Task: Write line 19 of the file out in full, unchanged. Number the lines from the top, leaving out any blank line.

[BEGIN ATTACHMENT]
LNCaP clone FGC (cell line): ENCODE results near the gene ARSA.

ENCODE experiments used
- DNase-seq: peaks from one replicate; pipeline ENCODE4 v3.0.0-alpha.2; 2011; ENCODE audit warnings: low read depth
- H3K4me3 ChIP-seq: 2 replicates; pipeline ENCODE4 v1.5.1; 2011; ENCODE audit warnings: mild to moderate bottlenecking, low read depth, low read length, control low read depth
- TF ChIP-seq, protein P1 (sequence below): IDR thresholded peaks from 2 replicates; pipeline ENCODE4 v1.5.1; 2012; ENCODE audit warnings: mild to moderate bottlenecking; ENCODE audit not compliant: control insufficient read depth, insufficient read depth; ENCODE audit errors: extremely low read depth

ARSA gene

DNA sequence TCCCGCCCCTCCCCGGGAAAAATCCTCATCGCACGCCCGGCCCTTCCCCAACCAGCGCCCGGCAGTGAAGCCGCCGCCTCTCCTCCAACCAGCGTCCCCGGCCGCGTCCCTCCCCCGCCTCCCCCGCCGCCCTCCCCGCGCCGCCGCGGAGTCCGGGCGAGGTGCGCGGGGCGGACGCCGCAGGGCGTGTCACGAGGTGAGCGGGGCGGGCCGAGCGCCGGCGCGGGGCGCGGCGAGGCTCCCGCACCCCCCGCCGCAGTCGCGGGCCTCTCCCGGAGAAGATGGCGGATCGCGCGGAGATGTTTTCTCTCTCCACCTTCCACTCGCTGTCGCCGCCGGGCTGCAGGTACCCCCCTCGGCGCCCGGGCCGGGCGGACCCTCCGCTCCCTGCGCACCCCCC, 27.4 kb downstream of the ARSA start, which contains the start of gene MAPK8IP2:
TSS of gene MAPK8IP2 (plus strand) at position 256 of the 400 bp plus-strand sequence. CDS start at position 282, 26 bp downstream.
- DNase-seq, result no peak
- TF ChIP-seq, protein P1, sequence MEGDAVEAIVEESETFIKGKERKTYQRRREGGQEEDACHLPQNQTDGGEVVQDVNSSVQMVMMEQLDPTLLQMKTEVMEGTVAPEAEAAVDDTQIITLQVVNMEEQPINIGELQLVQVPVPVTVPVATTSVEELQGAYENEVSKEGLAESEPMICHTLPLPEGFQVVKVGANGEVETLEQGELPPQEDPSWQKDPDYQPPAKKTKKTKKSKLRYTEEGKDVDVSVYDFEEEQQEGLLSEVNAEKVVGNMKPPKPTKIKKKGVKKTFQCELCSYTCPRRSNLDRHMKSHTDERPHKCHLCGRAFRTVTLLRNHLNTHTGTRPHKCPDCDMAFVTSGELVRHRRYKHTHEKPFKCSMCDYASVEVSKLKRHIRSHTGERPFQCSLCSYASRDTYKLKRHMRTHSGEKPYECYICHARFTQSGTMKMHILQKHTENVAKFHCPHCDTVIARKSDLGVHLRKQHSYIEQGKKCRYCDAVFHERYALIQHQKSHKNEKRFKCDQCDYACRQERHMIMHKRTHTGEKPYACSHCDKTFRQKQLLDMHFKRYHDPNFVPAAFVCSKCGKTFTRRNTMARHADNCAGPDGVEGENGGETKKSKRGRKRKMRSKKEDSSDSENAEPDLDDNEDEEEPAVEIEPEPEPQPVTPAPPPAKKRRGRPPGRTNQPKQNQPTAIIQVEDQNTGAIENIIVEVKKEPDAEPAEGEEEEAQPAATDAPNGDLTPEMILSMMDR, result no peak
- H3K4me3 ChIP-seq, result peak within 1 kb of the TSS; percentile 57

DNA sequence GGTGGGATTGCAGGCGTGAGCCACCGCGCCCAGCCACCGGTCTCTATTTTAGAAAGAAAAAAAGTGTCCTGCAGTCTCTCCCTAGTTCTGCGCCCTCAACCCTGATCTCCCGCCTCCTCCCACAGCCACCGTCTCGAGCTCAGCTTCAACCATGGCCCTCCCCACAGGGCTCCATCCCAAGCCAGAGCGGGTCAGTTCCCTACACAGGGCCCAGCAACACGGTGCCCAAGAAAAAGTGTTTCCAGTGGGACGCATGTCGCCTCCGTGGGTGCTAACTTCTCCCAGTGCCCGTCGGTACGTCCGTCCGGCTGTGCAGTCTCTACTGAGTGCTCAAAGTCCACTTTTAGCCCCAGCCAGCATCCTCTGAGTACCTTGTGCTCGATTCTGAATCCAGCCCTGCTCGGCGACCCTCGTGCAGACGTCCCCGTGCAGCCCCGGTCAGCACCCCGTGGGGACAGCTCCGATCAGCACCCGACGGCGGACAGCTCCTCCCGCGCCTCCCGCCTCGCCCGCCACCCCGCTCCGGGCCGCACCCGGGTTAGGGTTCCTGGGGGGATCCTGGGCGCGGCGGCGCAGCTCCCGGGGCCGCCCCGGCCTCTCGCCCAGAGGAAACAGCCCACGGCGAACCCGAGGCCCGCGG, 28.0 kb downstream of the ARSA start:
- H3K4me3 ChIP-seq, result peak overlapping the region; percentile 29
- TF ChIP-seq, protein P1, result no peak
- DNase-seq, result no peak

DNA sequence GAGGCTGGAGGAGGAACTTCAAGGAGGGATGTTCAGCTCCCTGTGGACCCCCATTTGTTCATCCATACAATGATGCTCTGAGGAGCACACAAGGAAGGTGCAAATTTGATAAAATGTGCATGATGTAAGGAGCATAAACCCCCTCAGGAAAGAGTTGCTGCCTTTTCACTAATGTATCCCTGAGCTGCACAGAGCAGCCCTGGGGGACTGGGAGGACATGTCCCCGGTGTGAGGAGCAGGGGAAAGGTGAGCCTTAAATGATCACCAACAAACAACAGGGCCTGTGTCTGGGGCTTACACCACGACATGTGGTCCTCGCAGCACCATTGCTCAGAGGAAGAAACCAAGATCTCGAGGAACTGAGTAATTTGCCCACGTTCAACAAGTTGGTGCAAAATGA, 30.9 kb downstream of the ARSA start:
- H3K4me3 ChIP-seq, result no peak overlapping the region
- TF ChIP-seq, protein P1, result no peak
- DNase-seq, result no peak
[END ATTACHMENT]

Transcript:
- DNase-seq, result no peak